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Plant Physiol. 1999 Feb;119(2):671-80.

The interaction between cold and light controls the expression of the cold-regulated barley gene cor14b and the accumulation of the corresponding protein.

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Istituto Sperimentale per la Cerealicoltura, Via S. Protaso 302, I-29017, Fiorenzuola d'Arda (PC), Italy.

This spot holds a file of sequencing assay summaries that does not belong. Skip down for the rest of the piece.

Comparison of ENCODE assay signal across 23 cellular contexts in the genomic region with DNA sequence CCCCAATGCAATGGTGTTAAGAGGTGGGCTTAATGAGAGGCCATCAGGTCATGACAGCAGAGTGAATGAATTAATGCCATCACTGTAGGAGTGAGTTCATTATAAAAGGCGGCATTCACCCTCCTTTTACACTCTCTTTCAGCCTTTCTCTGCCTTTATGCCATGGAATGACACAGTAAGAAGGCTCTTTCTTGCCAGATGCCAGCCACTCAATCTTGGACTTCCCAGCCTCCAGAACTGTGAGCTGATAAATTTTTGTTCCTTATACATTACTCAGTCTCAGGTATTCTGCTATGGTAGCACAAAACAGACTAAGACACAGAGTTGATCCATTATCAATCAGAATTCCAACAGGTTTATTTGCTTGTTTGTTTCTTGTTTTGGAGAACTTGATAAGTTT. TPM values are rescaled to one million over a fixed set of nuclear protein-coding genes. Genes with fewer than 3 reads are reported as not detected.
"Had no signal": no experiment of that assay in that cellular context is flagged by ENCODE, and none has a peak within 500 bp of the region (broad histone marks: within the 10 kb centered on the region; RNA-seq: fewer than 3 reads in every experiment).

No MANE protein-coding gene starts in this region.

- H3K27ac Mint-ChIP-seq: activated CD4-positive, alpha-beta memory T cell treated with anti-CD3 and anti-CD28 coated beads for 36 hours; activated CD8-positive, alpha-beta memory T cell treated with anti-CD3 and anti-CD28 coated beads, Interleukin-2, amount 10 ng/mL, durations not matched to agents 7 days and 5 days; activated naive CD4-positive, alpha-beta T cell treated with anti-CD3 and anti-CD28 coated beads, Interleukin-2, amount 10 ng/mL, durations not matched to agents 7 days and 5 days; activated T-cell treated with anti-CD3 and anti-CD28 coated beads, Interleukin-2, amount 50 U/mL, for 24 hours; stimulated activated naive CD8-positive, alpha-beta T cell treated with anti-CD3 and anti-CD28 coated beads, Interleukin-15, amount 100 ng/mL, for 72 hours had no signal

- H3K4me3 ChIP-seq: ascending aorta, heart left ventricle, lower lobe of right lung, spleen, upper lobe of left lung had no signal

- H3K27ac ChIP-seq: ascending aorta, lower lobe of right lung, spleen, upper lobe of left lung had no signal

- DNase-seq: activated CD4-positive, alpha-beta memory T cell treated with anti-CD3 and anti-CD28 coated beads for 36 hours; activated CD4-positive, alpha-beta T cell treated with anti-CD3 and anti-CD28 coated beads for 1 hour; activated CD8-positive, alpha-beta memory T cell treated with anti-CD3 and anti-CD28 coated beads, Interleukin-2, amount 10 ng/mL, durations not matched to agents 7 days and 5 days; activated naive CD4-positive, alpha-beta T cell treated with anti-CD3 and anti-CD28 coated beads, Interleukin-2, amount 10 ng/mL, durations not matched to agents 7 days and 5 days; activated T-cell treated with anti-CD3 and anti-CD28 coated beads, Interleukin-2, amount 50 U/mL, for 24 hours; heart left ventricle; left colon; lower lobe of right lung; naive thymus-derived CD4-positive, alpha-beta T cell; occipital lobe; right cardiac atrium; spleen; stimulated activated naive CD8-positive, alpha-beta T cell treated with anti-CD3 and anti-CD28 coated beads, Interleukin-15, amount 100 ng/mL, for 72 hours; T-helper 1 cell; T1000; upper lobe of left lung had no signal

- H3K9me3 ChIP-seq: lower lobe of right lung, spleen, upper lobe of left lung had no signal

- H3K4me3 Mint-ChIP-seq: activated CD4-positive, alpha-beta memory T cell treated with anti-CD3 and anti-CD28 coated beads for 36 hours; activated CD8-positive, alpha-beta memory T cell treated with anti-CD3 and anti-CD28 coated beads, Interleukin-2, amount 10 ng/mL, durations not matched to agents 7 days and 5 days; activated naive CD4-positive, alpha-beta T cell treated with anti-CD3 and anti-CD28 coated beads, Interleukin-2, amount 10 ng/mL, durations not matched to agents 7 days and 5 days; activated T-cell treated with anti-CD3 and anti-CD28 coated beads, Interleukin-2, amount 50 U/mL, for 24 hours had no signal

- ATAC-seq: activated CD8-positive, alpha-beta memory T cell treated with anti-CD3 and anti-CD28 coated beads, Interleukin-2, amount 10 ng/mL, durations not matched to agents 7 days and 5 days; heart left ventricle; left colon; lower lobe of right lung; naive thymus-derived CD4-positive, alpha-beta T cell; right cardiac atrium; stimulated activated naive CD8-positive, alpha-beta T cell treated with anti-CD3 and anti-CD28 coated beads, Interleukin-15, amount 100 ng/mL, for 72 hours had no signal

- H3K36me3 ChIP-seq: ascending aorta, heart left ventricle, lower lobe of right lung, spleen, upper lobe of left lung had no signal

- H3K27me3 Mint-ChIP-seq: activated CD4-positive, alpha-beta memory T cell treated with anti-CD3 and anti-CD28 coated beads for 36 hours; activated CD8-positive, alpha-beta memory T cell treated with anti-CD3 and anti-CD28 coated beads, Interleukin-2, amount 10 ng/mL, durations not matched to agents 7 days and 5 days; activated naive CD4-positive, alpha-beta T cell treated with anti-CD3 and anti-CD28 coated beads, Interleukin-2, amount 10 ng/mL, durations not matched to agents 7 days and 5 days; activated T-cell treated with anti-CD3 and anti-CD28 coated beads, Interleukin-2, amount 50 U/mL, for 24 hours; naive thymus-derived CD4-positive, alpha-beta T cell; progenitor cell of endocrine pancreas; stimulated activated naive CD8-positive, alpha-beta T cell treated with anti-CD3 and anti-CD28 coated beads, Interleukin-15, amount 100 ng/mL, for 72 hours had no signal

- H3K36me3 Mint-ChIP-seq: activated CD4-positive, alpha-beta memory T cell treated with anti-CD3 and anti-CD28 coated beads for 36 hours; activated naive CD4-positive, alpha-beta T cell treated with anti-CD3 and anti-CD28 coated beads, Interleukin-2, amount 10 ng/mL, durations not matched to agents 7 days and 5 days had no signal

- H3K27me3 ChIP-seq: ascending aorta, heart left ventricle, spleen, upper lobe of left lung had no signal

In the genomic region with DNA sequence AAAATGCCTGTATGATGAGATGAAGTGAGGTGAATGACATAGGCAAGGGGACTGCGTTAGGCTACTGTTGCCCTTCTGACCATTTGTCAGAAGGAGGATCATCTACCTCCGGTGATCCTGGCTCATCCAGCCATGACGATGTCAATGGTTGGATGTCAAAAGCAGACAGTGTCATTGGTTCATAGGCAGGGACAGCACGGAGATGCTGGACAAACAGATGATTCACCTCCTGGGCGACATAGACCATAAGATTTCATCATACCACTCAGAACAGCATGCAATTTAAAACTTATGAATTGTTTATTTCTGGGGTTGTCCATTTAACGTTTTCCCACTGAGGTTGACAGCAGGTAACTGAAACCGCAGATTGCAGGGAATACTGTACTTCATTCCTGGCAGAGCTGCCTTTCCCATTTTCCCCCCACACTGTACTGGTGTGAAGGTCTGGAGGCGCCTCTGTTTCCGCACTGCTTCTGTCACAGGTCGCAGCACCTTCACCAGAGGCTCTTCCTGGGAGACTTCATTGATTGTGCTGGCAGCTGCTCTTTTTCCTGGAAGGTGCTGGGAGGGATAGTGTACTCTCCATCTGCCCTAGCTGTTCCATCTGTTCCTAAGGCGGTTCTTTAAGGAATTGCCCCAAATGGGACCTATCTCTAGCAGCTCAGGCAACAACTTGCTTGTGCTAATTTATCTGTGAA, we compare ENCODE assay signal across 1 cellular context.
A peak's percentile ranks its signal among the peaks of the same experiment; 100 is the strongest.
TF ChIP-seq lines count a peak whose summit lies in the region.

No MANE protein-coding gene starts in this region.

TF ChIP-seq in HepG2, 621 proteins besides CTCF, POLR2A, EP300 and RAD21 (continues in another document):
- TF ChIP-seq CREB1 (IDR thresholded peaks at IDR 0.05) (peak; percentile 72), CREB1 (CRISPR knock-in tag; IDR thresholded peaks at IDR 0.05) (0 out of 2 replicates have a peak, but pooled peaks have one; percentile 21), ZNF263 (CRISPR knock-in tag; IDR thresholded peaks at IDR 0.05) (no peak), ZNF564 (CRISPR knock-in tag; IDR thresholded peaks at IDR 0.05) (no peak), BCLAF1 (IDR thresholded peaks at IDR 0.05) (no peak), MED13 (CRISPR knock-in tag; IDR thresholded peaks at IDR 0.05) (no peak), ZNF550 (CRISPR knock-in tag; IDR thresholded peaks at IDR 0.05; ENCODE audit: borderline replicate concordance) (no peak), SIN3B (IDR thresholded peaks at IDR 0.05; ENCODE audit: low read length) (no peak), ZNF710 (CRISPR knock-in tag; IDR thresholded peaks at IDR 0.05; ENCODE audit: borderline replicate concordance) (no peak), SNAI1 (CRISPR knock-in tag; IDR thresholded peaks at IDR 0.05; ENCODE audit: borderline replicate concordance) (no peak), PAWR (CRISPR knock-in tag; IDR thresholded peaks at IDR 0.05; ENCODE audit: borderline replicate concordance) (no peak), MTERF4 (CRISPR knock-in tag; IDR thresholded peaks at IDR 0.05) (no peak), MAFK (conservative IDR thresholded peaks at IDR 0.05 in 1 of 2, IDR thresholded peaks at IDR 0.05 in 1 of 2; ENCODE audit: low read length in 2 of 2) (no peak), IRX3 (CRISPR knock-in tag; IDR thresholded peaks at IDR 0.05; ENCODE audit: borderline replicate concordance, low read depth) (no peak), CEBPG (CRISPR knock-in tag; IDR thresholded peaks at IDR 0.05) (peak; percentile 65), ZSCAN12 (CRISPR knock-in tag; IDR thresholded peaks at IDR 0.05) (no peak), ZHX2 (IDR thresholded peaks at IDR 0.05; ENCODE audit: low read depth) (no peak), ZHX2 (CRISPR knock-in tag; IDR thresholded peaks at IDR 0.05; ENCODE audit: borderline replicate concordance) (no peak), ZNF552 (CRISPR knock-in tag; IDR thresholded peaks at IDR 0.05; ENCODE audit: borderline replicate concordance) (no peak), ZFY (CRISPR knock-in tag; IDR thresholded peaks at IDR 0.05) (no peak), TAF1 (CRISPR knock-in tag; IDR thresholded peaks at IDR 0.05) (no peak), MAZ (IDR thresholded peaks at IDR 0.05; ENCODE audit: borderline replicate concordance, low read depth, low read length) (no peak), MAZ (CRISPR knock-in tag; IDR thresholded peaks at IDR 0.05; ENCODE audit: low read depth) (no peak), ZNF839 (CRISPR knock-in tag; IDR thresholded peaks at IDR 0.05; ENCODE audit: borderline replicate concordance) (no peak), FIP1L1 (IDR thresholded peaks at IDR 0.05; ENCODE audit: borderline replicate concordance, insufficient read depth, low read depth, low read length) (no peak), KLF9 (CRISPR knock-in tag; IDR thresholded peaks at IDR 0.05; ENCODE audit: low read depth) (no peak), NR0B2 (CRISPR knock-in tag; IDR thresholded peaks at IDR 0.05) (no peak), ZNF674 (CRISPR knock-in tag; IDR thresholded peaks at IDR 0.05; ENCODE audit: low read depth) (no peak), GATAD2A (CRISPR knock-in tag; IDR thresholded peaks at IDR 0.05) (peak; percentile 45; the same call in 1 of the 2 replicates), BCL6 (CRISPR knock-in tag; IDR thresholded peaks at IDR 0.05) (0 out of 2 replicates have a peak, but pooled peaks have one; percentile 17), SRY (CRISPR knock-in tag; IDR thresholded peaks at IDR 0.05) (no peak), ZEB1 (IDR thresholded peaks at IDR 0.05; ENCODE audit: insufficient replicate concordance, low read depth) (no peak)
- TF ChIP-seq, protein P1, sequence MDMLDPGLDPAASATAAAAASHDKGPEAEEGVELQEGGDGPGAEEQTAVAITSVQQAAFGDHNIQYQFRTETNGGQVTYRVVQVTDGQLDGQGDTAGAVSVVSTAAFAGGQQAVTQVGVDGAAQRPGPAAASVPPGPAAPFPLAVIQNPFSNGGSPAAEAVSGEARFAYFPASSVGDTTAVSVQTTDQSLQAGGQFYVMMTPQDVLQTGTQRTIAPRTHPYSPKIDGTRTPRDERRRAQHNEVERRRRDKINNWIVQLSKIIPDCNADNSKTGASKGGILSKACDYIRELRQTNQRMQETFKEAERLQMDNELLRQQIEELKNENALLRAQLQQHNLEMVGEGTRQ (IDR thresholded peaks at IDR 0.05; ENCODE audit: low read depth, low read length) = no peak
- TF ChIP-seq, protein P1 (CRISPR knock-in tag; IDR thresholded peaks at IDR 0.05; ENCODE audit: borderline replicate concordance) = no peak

We report the expression of the barley (Hordeum vulgare L.) COR (cold-regulated) gene cor14b (formerly pt59) and the accumulation of its chloroplast-localized protein product. A polyclonal antibody raised against the cor14b-encoded protein detected two chloroplast COR proteins: COR14a and COR14b. N-terminal sequencing of COR14a and expression of cor14b in Arabidopsis plants showed that COR14a is not encoded by the cor14b sequence, but it shared homology with the wheat (Triticum aestivum L.) WCS19 COR protein. The expression of cor14b was strongly impaired in the barley albino mutant an, suggesting the involvement of a plastidial factor in the control of gene expression. Low-level accumulation of COR14b was induced by cold treatment in etiolated plants, although cor14b expression and protein accumulation were enhanced after a short light pulse. Light quality was a determining factor in regulating gene expression: red or blue but not far-red or green light pulses were able to promote COR14b accumulation in etiolated plants, suggesting that phytochrome and blue light photoreceptors may be involved in the control of cor14b gene expression. Maximum accumulation of COR14b was reached only when plants were grown and/or hardened under the standard photoperiod. The effect of light on the COR14b stability was demonstrated by using transgenic Arabidopsis. These plants constitutively expressed cor14b mRNAs regardless of temperature and light conditions; nevertheless, green plants accumulated about twice as much COR14b protein as etiolated plants.

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